THREE RIVERS – Down a quiet, bumpy road in a neighborhood of modest homes, lunch is served to anyone between shifts in the Eagle Ford shale oil fields.
The buffet includes lamb kabobs on a bed of black-eyed peas with spinach, shrimp étouffée, short ribs with tomato roast pepper demi-glace and smoked tomato chutney, crawfish muffins, stuffed potatoes, pasta salad with garbanzo beans and salami tossed in an herb vinaigrette, parmesan cheese crisps and a spread of homemade desserts: chocolate mouse, cheesecake, pumpkin pie and salted nuts covered with chocolate.
“The food is incredible,” said Freddy Trevino, a hydraulic flowback operator from Alice who a few hours earlier had finished a 12-hour overnight shift.
It’s been notoriously difficult to find a place to stay across the constellation of South Texas towns where oil companies have descended to draw gas and oil from the Eagle Ford shale formation, which lies beneath 24 counties and sweeps from the border across the state to East Texas. Hotel rooms are full, RV parks have sprung up in front yards and amenities are hard to come by.
Now a few enterprising companies are taking both rooms and upscale amenities to the oil patch, offering midnight meals, door-to-door laundry service, satellite cable, WiFi and media rooms to keep oil field workers, and the companies that house them, happy.
At Remote Logistics International’s Three Rivers Lodge, guests receive gourmet food nearly round-the-clock, box lunches to go, boot cleaning and laundry service, and they can hang out and watch movies, work out or play shuffleboard, table tennis or pool in common areas.
“It’s a hotel-man camp with a woman’s touch,” said company President Jenny Savage. “But the culinary side to me is the most important part. It’s all about the food.”
Based in Houston
Savage is the former general manager of Houston’s George R. Brown Convention Center. She started her career working at Hyatt Hotels and later worked at Aramark. But she grew up in the oil business. Her father was the vice president of international operations at Dresser Inc. and her brother owns an oil field services company.
Savage had the idea for the Houston-based Remote Logistics – bringing upscale hotel amenities to wherever oil companies were located – while studying for her master of business administration at the University of Houston. So three years ago she raised money from investors – although not from her family – and cashed in her 401(k).
Now Remote Logistics has 300 employees throughout the world, from Gulf of Mexico oil platforms to the Middle East and on shipping vessels in between.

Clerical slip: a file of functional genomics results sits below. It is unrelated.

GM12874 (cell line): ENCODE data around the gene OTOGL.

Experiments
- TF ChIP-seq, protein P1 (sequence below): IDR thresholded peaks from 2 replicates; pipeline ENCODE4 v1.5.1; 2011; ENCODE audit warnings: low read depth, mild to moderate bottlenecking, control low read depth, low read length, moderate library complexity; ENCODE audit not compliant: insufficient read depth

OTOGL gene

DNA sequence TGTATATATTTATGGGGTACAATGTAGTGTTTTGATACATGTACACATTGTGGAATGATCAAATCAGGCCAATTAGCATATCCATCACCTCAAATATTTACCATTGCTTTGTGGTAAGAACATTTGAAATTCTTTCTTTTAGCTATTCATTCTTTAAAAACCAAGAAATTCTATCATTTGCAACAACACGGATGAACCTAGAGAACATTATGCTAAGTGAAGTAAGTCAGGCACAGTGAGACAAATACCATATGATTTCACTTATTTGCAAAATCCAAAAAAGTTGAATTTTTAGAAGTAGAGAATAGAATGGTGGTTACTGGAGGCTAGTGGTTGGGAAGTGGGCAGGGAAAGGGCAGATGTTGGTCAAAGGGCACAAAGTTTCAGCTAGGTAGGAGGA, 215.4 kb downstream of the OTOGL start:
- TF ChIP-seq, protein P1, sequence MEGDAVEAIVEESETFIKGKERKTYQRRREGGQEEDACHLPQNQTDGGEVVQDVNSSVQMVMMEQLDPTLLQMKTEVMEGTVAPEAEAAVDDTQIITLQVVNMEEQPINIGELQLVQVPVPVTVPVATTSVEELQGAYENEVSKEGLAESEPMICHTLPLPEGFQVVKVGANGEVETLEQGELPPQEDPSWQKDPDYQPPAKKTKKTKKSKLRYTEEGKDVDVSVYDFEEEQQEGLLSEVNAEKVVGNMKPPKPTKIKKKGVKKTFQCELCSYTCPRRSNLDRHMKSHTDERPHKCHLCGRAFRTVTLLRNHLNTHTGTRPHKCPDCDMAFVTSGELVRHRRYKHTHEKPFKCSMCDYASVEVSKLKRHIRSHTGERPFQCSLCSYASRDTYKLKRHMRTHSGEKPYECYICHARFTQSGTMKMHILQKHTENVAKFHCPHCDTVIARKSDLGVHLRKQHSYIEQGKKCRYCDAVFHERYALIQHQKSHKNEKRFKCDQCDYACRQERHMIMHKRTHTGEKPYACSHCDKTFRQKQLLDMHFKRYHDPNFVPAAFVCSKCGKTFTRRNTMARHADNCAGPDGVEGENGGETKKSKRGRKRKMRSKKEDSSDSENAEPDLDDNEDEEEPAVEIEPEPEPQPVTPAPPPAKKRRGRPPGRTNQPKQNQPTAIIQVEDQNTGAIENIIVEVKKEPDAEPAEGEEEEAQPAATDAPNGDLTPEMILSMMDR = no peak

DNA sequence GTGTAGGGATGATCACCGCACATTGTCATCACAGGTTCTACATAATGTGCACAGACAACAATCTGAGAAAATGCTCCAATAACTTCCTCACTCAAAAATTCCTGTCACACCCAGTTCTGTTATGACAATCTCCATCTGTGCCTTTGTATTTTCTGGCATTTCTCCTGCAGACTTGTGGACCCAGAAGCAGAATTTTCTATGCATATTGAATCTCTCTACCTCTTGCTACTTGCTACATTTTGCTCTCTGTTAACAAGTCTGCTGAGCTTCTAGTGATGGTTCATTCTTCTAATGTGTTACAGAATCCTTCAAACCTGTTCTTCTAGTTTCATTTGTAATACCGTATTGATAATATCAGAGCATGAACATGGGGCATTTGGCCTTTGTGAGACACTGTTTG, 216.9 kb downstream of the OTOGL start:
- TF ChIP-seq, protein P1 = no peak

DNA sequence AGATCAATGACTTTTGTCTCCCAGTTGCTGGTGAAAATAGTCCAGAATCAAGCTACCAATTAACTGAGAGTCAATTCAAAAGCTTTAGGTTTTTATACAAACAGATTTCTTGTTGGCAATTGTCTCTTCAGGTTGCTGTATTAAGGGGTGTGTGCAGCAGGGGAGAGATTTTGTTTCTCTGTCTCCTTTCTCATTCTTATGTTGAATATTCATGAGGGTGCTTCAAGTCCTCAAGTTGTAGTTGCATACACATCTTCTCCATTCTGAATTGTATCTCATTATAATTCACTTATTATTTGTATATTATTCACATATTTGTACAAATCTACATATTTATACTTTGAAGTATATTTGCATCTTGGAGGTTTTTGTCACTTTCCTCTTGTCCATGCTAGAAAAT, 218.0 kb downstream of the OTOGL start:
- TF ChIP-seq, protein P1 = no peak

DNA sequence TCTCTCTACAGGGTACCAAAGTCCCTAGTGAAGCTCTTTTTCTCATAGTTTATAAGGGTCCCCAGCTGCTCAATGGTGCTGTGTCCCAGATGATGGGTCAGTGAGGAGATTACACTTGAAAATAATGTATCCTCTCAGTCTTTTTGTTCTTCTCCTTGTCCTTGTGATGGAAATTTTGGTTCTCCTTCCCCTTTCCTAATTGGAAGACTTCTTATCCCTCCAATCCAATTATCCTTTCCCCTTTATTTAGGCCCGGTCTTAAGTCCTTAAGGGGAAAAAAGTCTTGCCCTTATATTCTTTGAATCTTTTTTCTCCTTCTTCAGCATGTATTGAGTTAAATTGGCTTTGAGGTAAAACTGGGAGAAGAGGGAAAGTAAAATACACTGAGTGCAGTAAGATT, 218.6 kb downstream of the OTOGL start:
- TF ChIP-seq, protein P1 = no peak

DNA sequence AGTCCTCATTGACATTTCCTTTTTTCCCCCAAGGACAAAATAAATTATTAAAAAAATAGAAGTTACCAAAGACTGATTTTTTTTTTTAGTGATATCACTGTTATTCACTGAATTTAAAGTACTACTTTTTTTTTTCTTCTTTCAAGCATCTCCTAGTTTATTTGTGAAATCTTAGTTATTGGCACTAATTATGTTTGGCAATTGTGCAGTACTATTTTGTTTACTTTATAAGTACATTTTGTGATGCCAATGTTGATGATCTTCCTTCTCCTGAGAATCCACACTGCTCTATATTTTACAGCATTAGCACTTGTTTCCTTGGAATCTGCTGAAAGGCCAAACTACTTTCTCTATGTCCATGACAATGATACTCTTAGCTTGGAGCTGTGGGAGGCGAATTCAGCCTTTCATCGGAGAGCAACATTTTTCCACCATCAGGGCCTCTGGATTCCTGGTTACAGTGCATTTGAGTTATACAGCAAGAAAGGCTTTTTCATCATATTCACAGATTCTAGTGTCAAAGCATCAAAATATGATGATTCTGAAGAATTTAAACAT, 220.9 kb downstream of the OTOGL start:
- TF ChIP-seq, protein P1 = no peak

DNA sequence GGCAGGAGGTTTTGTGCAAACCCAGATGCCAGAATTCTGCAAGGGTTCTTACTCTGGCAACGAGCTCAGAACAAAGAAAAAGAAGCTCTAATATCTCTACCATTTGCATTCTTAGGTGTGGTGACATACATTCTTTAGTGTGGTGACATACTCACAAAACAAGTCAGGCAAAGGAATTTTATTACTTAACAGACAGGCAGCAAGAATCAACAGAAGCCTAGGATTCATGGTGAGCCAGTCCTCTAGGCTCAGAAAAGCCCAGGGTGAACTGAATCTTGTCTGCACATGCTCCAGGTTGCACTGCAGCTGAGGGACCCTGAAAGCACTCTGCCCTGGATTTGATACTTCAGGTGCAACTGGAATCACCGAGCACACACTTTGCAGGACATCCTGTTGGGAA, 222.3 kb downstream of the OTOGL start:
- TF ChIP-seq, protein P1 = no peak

The company opened in Three Rivers in July and expects to open a second Eagle Ford shale location in the Carrizo Springs area before year’s end.
Executive chef Will Smith, who worked with Savage at the convention center and later for Disney in California, oversees the menus and training for the company. Smith sweats the details of “simple stuff like kiwi,” which takes two weeks to get to Three Rivers, and making sure that ingredients are as fresh as possible and menus have everything from fried chicken to couscous.
“It’s really different kind of food,” Smith said. And although there are healthy offerings, he admits he’s feeding a meat-and-potatoes palette. “We smoke a lot of meat around here,” he said.
Remote Logistics isn’t the only company trying to make far-flung areas more comfortable.
John Gilmore of the Austin-based Eagle Ford Shale Housing LLC offers fully furnished double-wide trailers that were former model homes. The big attractions of his Carrizo Springs operation are things such as full kitchens, WiFi, satellite cable and TVs in every room.
“So many people are stuck in FEMA RVs and horrible living conditions,” he said. “Our idea is to do it a little nicer. Maybe for some of these guys, it’s as nice as where they’re living at home.”
Bob Zachariah is building a 77-room hotel in Cotulla that will have a pool, spa and playground, 24-hour restaurant with indoor and outdoor seating, lounge areas, a gift shop, multiple meeting spaces, a media room for movie watching and a fitness center. People will be able to order everything from towels to to-go lunches from their TVs, and the business center will have fax machines and be like a “miniature Kinko’s” so that people can ship using UPS.
“Basically what we’re doing is taking a five-star hotel concept that you see in New York or New Delhi or any of the major cities and bringing it down in size and converting it into an affordable hotel,” Zachariah said.